Archive for June, 2015

MediaPlayer onCompletionListener

Sunday, June 21st, 2015

Another way to create an endless loop, I’m thinking, is by using the onCompletionListener function which seems very convenient.  I would imagine it’s fantastic for creating a playlist of song by tying it up with an array of songs or a set of pointers to songs in a database.  But since I’m looking to call the same fragment repeatedly, my code ends up being somewhat recursive.

The Background constructor looks like this:

Background(Context con) {
context = con;
mp1 = MediaPlayer.create(context, R.raw.neroli2);
mp1.setOnCompletionListener(new MediaPlayer.OnCompletionListener() {
public void onCompletion(MediaPlayer mediaPlayer) {

Now the call from the UI is even simpler:

public void play() {

As unbelievably clean as this code is, it still creates a .31 second gap, which wouldn’t be terrible if this was between tracks, but it’s not seamless yet.

I would be remiss if I didn’t give a shout-out to the folks who created IntelliJ platform.  The prototyping for the setOnCompletionListener was awe inspiring.  Type in “new MediaPlayer.OnCompletionListener” and the rest of the framework is automatically inserted into your code.  I’m still in disbelief it’s that smart.  🙂


Android MediaPlayer looping issues.

Friday, June 19th, 2015

Looping isn’t seamless

I’m finding that some parts of the Android MediaPlayer are perhaps harder to work on.  I’ve been putting some code together to endlessly loop a short 30 second clip for the background of the Bloom project.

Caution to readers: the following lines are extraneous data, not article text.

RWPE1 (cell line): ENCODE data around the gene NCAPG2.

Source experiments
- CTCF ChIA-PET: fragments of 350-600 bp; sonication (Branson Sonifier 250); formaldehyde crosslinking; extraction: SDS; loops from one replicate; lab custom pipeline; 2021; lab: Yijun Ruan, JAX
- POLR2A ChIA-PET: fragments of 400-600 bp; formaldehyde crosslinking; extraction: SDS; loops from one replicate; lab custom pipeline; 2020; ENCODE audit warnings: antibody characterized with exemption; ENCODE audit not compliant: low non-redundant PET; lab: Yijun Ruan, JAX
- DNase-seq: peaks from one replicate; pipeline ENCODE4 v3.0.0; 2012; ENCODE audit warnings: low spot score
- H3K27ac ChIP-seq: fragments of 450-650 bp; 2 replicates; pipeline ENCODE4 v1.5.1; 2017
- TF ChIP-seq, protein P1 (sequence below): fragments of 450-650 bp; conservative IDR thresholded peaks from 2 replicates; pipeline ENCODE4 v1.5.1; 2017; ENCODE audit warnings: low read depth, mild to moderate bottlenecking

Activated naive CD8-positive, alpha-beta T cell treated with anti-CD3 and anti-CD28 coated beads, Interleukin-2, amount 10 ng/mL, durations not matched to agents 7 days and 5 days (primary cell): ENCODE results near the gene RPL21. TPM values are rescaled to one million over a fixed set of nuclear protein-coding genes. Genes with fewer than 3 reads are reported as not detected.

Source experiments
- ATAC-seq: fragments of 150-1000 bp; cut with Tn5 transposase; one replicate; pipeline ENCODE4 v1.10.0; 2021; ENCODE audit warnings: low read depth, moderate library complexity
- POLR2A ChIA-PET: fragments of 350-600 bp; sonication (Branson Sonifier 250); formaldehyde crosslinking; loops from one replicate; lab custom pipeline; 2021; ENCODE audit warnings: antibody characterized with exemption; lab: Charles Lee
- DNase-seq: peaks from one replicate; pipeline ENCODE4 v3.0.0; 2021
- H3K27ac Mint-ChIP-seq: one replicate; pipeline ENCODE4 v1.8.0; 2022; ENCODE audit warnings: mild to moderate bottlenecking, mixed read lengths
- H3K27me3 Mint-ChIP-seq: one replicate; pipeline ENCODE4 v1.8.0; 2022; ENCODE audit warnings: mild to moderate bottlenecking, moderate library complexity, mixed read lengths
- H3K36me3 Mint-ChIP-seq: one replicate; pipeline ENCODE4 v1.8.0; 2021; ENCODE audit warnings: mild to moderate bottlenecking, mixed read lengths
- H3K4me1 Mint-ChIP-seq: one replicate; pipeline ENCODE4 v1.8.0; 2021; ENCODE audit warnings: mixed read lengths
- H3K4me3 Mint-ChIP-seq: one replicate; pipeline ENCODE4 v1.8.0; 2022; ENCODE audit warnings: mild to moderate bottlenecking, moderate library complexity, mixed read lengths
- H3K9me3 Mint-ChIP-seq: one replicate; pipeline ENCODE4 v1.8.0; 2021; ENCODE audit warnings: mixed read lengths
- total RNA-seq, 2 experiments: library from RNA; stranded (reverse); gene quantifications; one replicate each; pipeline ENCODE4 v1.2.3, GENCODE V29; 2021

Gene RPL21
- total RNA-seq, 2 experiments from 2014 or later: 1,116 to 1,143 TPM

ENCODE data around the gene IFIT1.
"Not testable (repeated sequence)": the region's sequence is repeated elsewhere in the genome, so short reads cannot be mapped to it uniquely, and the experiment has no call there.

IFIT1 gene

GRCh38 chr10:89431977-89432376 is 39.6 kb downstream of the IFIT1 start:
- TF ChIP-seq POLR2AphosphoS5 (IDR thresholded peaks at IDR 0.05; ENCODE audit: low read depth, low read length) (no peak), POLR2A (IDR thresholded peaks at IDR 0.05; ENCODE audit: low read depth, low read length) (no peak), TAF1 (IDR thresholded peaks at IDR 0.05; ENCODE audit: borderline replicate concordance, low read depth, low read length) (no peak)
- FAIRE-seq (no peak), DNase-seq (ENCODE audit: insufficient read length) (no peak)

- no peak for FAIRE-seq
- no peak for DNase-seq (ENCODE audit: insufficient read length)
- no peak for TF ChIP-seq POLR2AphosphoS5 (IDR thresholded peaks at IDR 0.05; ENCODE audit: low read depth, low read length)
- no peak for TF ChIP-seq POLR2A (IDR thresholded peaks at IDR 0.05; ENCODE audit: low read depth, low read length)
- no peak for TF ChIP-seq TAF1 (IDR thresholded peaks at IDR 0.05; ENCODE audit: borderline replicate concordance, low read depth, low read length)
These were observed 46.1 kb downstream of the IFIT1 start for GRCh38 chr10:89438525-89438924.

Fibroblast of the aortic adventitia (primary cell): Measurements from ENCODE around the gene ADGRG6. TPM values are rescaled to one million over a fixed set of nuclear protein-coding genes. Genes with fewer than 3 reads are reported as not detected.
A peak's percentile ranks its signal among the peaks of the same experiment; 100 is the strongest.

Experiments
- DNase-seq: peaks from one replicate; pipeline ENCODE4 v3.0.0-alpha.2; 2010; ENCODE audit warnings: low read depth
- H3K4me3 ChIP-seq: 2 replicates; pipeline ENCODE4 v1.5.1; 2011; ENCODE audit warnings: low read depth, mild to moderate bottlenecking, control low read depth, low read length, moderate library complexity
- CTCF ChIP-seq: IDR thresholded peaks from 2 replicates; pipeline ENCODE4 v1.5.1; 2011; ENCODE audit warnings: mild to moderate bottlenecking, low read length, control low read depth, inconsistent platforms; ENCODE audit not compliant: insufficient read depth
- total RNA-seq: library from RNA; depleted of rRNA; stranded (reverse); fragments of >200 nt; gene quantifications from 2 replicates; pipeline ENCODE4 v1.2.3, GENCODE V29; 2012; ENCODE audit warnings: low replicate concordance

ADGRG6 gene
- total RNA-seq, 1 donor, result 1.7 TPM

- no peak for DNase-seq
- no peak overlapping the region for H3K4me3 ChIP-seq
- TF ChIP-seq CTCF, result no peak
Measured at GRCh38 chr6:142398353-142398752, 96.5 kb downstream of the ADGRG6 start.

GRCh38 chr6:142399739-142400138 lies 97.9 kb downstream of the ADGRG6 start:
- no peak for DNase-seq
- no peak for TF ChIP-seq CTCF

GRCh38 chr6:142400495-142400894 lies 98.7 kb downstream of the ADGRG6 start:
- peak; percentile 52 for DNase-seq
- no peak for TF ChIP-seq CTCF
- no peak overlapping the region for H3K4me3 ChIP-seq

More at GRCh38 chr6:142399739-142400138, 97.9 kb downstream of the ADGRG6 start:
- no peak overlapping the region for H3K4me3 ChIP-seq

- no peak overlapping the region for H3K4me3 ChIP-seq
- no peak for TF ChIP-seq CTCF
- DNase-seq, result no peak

The code looks like this:

public class Background {
MediaPlayer mp1;

Background (Context con) {
mp1 = MediaPlayer.create(context, R.raw.soundsample1);

Play() {

The simplicity is breathtaking.  Create an instance of a MediaPlayer object in the constructor then when the user presses “play”, start the sound.  Nice.

The only problem is that there is a discernible gap between the end of the plays in the loop.  It’s about 8 hundredths of a second which isn’t much, but it annoys me and that’s all it takes.

Next up – my attempt to fix this through threading.

More later…

Building an Android Bloom

Friday, June 19th, 2015

Bloom is a generative music program written for the iPod, iPad and iTouch products.  I think it’s one of the coolest programs available, mostly because I seriously love Eno’s sense of ambient and the options available (Shuffle mood, Evolve when idle, etc).  When I press the screen it plays a note and draws a colored circle which expands while the note plays and fades.  This is similar to the tape-delay system introduced with Discreet Music and used in early versions of Frippertronics.


But this app has been available for the Apple for years so it doesn’t appear that the folks who created it have ambitions on the Android platform and other generative music programs just don’t create the environment like Bloom.  So, I’ve decided to try to write it for Android.

Having set this as a challenge to myself, I realize how many years it’s been since I’ve written code but Android development (and any development frankly) has come so far since the days of C++ coding with command line compilers, non-integrated source control and special math libraries, even an old man can put something together.  Maybe.


No news is no news

Friday, June 12th, 2015

There was a time and it wasn’t so long ago when there was a common courtesy in the hiring process.  When you applied for a position through the medium of e-mail, you received an automatic confirmation return which gave a mild satisfaction of knowing it was received correctly.

That doesn’t happen anymore.

What I’m referring to is a newer and, in my opinion, a ruder form of ignoring a candidate – the callback.

I’m willing to admit that I’m probably not the best candidate for every position as math teacher, tech support or even “human OCR drone.”  But when I’ve done my best to dress professionally, carry copies of my resume, shake hands firmly, answer your questions honestly, take your building tour and meet some of my potential co-workers, the very least you could do is sit down for a minute or two.  Send me an email!